If you’ve ever made a homemade tambourine or sistrum, you’ve probably wanted to use bangles like those seen on traditional middle eastern drums or instruments. Technically, these round thin mini-cymbals are called zils. You can see some lovely large zils on this antique tambourine from the Middle East.
If you’re crafting an instrument that uses these bangles, it’s easy to make a simple version of zils out of recycled bottle caps using a few tools that are handy around any home or garage.
What You Need
Metal bottle caps
Piece of Wood
Large nail with a head
Although this is a reasonably safe and easy project, it’s always a good idea to use caution. Wearing safety goggles means that your eyes and face are protected if you accidentally hit the cap too hard and it bounces off the wooden work surface. In general, a good tip for this project is to use the hammer slowly and gently, tapping repeatedly until you get the desired results.
Set Up A Work Area
Set the piece of wood down either on the floor, the ground or a sturdy table. Place the metal bottle cap (cap-side-up) and then position the large nail above it, directly in the center. Gently tap until the nail has pierced the cap and reached down into the wood. This creates the hole that will allow you to thread it onto whatever you are making.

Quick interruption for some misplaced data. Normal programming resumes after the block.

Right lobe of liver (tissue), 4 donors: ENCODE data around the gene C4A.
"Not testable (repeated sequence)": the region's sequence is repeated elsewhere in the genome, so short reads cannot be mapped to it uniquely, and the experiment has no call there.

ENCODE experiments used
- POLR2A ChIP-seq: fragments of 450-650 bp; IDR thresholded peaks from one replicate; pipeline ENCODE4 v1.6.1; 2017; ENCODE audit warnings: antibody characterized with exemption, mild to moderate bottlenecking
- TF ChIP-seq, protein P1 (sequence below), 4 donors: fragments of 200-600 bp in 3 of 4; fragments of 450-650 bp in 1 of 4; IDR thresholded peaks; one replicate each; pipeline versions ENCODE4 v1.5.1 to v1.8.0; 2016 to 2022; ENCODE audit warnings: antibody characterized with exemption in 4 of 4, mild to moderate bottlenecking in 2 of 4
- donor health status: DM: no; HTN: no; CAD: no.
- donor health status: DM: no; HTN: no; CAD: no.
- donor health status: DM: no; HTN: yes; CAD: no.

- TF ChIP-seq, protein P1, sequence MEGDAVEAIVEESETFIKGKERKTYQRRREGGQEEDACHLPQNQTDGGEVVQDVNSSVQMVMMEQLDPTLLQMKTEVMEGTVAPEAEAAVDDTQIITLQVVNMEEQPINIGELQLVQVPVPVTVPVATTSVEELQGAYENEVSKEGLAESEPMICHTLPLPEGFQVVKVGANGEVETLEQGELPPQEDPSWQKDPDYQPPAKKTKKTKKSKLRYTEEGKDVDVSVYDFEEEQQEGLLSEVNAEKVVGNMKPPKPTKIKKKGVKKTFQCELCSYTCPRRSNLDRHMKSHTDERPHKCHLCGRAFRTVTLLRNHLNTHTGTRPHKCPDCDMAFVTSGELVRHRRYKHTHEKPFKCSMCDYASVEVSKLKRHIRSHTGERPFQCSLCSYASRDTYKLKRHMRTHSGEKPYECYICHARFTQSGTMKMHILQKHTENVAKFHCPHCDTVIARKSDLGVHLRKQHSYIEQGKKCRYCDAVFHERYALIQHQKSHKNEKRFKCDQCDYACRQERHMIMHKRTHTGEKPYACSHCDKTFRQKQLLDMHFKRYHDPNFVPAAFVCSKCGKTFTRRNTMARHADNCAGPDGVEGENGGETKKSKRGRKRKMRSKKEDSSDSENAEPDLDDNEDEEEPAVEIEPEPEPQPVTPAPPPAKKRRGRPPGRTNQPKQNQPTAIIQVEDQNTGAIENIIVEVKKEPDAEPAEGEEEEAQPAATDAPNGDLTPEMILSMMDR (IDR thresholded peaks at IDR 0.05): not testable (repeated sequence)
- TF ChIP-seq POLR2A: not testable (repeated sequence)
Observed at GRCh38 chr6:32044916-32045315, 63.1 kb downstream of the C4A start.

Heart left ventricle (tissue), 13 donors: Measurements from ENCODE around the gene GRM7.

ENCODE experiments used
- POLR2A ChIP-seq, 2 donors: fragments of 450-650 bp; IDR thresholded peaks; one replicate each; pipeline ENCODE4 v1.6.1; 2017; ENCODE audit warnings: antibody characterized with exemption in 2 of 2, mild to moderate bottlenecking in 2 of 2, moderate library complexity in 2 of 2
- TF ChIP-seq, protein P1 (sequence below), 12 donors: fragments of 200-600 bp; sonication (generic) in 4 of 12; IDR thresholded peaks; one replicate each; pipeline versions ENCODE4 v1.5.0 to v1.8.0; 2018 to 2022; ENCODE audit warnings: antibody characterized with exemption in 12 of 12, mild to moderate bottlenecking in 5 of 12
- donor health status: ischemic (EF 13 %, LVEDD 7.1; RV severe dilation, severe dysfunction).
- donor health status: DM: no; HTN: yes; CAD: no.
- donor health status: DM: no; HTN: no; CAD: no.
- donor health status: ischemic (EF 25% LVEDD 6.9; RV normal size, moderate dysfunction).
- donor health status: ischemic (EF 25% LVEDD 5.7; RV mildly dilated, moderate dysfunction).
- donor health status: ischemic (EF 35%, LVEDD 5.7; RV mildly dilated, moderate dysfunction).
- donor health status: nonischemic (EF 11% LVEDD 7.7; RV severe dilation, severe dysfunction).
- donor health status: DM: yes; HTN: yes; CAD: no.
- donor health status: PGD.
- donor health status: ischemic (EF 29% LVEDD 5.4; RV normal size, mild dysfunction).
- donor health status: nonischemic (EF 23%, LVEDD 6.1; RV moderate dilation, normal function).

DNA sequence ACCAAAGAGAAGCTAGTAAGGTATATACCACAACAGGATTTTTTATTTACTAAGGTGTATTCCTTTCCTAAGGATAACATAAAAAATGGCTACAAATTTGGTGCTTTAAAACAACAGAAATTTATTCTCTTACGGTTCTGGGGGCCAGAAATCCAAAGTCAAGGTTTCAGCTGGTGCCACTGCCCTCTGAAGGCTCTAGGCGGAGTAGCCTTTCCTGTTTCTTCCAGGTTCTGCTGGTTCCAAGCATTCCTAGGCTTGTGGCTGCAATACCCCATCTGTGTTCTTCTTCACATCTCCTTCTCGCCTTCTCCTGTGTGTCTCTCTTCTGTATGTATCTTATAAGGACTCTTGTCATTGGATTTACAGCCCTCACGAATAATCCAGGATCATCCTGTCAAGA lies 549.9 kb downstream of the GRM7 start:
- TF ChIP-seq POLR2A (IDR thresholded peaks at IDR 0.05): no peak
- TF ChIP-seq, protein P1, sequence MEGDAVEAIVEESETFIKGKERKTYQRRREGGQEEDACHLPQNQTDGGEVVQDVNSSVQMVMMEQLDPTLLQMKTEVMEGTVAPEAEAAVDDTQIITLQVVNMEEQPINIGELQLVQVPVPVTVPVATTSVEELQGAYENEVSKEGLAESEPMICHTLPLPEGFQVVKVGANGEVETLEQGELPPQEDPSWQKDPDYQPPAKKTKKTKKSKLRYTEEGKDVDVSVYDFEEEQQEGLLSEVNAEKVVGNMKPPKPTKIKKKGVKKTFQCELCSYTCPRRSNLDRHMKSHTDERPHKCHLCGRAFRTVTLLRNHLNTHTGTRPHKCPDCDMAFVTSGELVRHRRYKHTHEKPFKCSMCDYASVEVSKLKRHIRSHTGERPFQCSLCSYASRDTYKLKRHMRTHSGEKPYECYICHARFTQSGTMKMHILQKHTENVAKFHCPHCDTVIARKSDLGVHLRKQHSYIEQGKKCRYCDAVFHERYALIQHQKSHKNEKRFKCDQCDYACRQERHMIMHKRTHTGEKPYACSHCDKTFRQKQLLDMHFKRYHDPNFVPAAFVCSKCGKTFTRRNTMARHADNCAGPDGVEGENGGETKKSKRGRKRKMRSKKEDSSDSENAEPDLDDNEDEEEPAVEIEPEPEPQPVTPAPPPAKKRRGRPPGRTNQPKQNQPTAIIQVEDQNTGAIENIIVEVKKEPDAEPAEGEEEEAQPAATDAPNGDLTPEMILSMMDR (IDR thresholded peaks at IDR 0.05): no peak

Next, With cap-side-down, next gently strike all the edges of the bottle cap until it slowly flattens. This can take 15, 20 or more gentle taps with the hammer.
Next, turn the bottle cap over. Continue to tap the outer edges and the inner circle until all the sharp edges are flattened and pressed into the cap’s surface. Although some recycled projects use the bottle caps in their original form – such as the wooden sistrum from Africa seen below – flattening the bangles makes them safer to handle and use in any project.
If you’re doing this project with very small children, you might wish to create the bangles in advance and focus more on how the children can string the bangles plus other rattling objects onto their craft instrument.
Wondering what else you could add to a tambourine or sistrum project? In addition to bottle cap zils, you can add paper clips, buttons, jingles, beads or pull tabs from soda cans. Remember, while you’re reducing, reusing and recycling, you’re also teaching kids to limit their use of resources but never limit their imagination or creativity!
And that’s a win/win for everyone!
Links and Resources
Color An Ancient Egyptian Sistrum https://www.teacherspayteachers.com/Product/Color-An-Ancient-Egyptian-Rattle-The-Sistrum-2166721
Ancient Instruments – Make Your Own Egyptian Sistrum https://www.teacherspayteachers.com/Product/Ancient-Instruments-Make-Your-Own-Egyptian-Sistrum-Rattle-1617163
Ancient Instruments From The Middle East, Kids Mini-Lesson https://www.teacherspayteachers.com/Product/Ancient-Instruments-From-The-Middle-East-Mini-Lesson-2127995